Entries by Courtney LaCaria

A Home for All Strategic Framework: What’s the Cost? Part 1

Released in January 2022, A Home for All: Charlotte-Mecklenburg’s Strategy to End and Prevent Homelessness – Part 1: Strategic Framework reflects the community’s work during the past year to develop a comprehensive, transformative strategy to address both housing instability and homelessness. As the first document to be released from this effort, the Strategic Framework provides the roadmap for the work ahead. The framework serves to outline the vision and major objectives across each of the following nine areas: prevention; shelter; affordable housing; cross-sector supports; unified policy advocacy; coordinated funding alignment; innovative data and analytics; communications; and long-term strategy. Previous blog posts have plunged into the recommendations of the four “what” workstream recommendations that correspond to a part of the housing continuum in the Strategic Framework: prevention; shelter; affordable housing; and cross-sector supports. The Strategic Framework did not include an itemized list of expenditures nor a big-ticket funding request of any body. This was absolutely deliberate. Funding recommendations will ultimately be offered as part of the implementation plan. Of course, however, one of the biggest topics of discussion has been, and will continue to be: “What does it cost to end and prevent homelessness?” Other relevant questions include, “Who is/will be on the hook?” “Is this a $50 million problem; a $250 million issue; more?” “Is this going to be advanced as a one-time ask?” “What is the annual cost to sustain these efforts?” This week’s blog is the first in a two-part series focused on inquiries like these. To answer, we must first explore what goes into calculating the cost to end and prevent homelessness; why coordinated funding alignment is absolutely necessary; and what other communities are expending on similar efforts. Finally, the two-part blog series will address what all of this could mean for Charlotte-Mecklenburg.

Housing & Homelessness Continuum Data Update – March 2022

Launched last year, the Housing & Homelessness Continuum Data Update is one part of the continuous improvement program supporting our progress from a focus on the Point-in-Time Count, One Number, and other disparate data sources; to reliance on a more comprehensive and inclusive data set that reflects the full continuum of need, from housing instability to homelessness. The One Number is a monthly census that includes all sheltered, and a portion of unsheltered, homelessness.  The One Number has itself been subject to continuous improvement methodologies. However, even with the advances made to enumerating homelessness using the One Number, there remain many households who experience housing instability and homelessness but who are not captured in the data inputs. It is critical to identify the households “in the gap” to both understand the full need for services, and to construct effective solutions to address these needs. This shift is also articulated as a need within the A Home for All Strategic Framework: identifying and closing the remaining gaps in data collection and reporting across the full housing continuum. To that end, this week’s blog will provide the latest updates regarding both housing instability and homelessness for the data sources we currently have; and highlight the areas in which gaps still exist; as well as the work underway to address those gaps. Finally, the blog will share what the latest trends show, and what all of this could mean for Charlotte-Mecklenburg.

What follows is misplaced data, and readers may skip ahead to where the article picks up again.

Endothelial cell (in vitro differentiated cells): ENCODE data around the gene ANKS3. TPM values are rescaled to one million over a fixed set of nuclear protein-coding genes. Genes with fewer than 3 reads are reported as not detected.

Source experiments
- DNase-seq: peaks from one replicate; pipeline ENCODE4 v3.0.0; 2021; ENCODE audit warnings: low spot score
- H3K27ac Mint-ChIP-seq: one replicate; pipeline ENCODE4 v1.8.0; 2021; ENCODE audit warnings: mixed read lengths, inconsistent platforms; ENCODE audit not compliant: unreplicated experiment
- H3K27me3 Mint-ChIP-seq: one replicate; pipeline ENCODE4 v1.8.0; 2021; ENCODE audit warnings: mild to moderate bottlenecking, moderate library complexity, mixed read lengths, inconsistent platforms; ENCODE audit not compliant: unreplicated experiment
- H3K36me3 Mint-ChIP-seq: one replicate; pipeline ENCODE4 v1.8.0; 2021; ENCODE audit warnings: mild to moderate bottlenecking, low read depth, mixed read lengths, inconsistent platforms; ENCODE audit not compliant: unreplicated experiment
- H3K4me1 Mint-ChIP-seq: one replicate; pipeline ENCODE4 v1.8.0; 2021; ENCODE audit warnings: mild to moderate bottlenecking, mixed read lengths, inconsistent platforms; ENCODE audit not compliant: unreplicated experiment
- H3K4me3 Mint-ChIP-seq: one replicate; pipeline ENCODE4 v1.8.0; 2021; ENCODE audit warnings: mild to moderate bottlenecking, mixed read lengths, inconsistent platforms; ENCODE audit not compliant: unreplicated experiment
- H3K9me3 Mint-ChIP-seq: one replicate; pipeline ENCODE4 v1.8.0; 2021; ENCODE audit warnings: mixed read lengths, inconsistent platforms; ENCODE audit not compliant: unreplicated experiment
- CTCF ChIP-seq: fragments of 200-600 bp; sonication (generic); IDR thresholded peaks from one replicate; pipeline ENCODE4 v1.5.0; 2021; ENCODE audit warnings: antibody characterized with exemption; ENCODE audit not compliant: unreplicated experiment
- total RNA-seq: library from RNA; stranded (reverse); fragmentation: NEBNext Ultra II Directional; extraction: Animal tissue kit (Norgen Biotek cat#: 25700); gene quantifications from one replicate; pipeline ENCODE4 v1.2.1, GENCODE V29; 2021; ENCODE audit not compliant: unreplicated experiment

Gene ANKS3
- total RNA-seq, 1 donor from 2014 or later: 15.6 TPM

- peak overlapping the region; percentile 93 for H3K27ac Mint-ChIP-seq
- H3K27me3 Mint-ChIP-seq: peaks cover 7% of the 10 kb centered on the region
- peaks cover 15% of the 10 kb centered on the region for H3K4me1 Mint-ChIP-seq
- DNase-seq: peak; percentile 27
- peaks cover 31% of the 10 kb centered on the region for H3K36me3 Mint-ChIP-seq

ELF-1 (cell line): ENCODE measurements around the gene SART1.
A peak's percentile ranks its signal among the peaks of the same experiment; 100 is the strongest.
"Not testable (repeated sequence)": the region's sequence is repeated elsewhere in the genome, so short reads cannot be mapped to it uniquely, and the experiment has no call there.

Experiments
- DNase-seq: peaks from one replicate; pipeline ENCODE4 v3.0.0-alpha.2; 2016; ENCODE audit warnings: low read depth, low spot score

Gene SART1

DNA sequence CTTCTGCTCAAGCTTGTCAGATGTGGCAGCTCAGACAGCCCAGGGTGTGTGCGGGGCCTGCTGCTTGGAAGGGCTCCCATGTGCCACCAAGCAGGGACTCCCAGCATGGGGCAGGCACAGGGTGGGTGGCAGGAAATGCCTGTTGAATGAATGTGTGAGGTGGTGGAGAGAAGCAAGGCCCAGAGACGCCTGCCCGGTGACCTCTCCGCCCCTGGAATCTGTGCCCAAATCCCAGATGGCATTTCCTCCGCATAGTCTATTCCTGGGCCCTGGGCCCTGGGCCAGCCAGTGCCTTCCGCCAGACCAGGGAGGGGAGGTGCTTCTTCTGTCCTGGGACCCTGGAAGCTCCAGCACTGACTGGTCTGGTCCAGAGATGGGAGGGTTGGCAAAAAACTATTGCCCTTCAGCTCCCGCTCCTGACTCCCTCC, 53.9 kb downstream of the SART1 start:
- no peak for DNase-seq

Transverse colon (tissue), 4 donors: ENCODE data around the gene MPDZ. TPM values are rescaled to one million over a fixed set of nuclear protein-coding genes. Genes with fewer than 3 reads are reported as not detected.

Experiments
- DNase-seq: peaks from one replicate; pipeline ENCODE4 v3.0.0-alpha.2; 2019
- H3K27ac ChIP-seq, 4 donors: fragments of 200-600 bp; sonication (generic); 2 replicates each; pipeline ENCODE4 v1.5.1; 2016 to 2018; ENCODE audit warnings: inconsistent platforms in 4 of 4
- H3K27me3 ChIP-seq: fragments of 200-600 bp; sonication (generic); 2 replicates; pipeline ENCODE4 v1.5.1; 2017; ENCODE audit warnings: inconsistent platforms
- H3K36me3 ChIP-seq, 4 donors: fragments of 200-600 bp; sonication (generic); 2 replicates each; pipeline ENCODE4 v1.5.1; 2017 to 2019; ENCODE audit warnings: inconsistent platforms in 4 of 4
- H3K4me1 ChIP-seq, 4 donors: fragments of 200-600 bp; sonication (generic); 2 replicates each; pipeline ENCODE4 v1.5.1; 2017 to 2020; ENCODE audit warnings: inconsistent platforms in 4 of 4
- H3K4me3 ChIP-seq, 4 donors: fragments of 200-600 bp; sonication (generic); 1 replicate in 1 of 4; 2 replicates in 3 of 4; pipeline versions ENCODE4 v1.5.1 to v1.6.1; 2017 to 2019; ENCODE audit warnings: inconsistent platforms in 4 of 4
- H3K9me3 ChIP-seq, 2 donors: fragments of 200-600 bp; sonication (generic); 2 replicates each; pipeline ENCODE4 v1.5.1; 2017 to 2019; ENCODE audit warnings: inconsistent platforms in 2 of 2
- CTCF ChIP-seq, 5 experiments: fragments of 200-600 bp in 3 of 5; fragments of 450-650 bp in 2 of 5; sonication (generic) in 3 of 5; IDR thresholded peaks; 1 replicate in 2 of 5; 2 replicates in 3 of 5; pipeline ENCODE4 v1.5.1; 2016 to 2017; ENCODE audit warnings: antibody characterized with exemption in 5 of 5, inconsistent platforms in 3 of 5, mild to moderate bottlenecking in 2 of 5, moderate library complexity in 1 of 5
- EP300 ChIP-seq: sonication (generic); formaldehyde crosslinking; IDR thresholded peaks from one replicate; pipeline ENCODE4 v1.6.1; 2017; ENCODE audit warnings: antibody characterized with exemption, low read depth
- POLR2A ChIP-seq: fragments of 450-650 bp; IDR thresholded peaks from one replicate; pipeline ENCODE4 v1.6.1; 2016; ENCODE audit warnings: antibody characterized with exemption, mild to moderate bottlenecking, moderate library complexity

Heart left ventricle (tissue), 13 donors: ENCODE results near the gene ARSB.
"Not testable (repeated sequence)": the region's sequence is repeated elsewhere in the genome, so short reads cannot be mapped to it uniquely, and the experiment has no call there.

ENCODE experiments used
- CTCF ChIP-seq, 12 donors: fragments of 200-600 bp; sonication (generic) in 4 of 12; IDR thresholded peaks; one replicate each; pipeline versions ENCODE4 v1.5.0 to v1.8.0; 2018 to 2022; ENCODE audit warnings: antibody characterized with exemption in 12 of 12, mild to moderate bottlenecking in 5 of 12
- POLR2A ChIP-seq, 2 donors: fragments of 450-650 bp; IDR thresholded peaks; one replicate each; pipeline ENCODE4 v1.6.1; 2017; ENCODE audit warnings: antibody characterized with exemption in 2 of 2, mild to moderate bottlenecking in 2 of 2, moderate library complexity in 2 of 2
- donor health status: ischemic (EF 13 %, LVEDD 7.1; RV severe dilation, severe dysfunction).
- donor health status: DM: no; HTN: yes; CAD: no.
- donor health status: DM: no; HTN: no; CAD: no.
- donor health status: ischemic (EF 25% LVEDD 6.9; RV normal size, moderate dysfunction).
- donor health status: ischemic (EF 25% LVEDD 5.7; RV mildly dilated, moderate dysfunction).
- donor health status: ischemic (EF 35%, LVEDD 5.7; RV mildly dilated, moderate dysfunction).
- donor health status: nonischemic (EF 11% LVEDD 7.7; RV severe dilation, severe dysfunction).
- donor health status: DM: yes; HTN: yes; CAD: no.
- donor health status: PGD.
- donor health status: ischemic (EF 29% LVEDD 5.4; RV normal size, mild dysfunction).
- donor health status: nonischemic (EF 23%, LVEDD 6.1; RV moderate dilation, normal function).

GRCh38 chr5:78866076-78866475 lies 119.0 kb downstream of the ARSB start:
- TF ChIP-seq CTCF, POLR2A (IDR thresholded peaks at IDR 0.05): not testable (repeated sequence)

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A Home for All Strategic Framework: Deep Dive #4 – Cross-Sector Supports

Released last month, A Home for All: Charlotte-Mecklenburg’s Strategy to End and Prevent Homelessness – Part 1: Strategic Framework reflects the community’s work during the past year to develop a comprehensive, transformative strategy to address both housing instability and homelessness. As the first document to be released from this effort, the Strategic Framework provides the roadmap for the work ahead. The framework serves to outline the vision and the major objectives across each of the following nine areas: prevention; shelter; affordable housing; cross-sector supports; policy; funding; data; communications; and long-term strategy. While any one area of impact and intervention can help chip away at the gaps, the real work must be done on the sum rather than the parts. At the same time, it is essential that we understand each individual part so that we can best position them to complement each other and function effectively as a system. This week’s blog is the final in a new series that seeks to unpack each of the four impact areas in the Strategic Framework aimed at addressing a part of the housing continuum: prevention; temporary housing; affordable housing; and cross-sector supports. This blog is focused on cross-sector supports, covering what they are, why they are important, what the recommendations in the Strategic Framework entail, and ultimately, what all of this could mean for Charlotte-Mecklenburg.